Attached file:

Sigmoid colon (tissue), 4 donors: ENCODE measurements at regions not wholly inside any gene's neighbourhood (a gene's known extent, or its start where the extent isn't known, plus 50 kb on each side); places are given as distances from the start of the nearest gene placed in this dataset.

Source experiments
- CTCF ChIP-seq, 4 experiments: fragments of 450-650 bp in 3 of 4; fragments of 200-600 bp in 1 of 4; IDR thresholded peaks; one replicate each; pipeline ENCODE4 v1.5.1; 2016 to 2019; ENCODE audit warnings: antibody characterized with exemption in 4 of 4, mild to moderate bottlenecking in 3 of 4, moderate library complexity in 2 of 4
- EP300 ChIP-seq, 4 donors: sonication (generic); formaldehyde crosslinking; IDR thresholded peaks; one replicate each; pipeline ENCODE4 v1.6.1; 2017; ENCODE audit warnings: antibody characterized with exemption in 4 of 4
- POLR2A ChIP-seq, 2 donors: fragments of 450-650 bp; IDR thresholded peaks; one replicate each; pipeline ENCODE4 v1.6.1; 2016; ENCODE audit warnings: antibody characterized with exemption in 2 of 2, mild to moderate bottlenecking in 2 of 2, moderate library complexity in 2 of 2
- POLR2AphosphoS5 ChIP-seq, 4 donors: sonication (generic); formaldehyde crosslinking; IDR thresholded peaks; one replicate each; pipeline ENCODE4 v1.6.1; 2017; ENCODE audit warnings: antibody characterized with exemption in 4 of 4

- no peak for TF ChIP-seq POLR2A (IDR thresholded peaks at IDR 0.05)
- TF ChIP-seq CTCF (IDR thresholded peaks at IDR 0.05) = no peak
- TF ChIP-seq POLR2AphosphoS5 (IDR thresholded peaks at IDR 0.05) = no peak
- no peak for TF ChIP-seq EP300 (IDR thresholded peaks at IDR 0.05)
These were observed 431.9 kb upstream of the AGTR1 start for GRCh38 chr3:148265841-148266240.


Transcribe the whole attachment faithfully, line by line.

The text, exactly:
Sigmoid colon (tissue), 4 donors: ENCODE measurements at regions not wholly inside any gene's neighbourhood (a gene's known extent, or its start where the extent isn't known, plus 50 kb on each side); places are given as distances from the start of the nearest gene placed in this dataset.

Source experiments
- CTCF ChIP-seq, 4 experiments: fragments of 450-650 bp in 3 of 4; fragments of 200-600 bp in 1 of 4; IDR thresholded peaks; one replicate each; pipeline ENCODE4 v1.5.1; 2016 to 2019; ENCODE audit warnings: antibody characterized with exemption in 4 of 4, mild to moderate bottlenecking in 3 of 4, moderate library complexity in 2 of 4
- EP300 ChIP-seq, 4 donors: sonication (generic); formaldehyde crosslinking; IDR thresholded peaks; one replicate each; pipeline ENCODE4 v1.6.1; 2017; ENCODE audit warnings: antibody characterized with exemption in 4 of 4
- POLR2A ChIP-seq, 2 donors: fragments of 450-650 bp; IDR thresholded peaks; one replicate each; pipeline ENCODE4 v1.6.1; 2016; ENCODE audit warnings: antibody characterized with exemption in 2 of 2, mild to moderate bottlenecking in 2 of 2, moderate library complexity in 2 of 2
- POLR2AphosphoS5 ChIP-seq, 4 donors: sonication (generic); formaldehyde crosslinking; IDR thresholded peaks; one replicate each; pipeline ENCODE4 v1.6.1; 2017; ENCODE audit warnings: antibody characterized with exemption in 4 of 4

- no peak for TF ChIP-seq POLR2A (IDR thresholded peaks at IDR 0.05)
- TF ChIP-seq CTCF (IDR thresholded peaks at IDR 0.05) = no peak
- TF ChIP-seq POLR2AphosphoS5 (IDR thresholded peaks at IDR 0.05) = no peak
- no peak for TF ChIP-seq EP300 (IDR thresholded peaks at IDR 0.05)
These were observed 431.9 kb upstream of the AGTR1 start for GRCh38 chr3:148265841-148266240.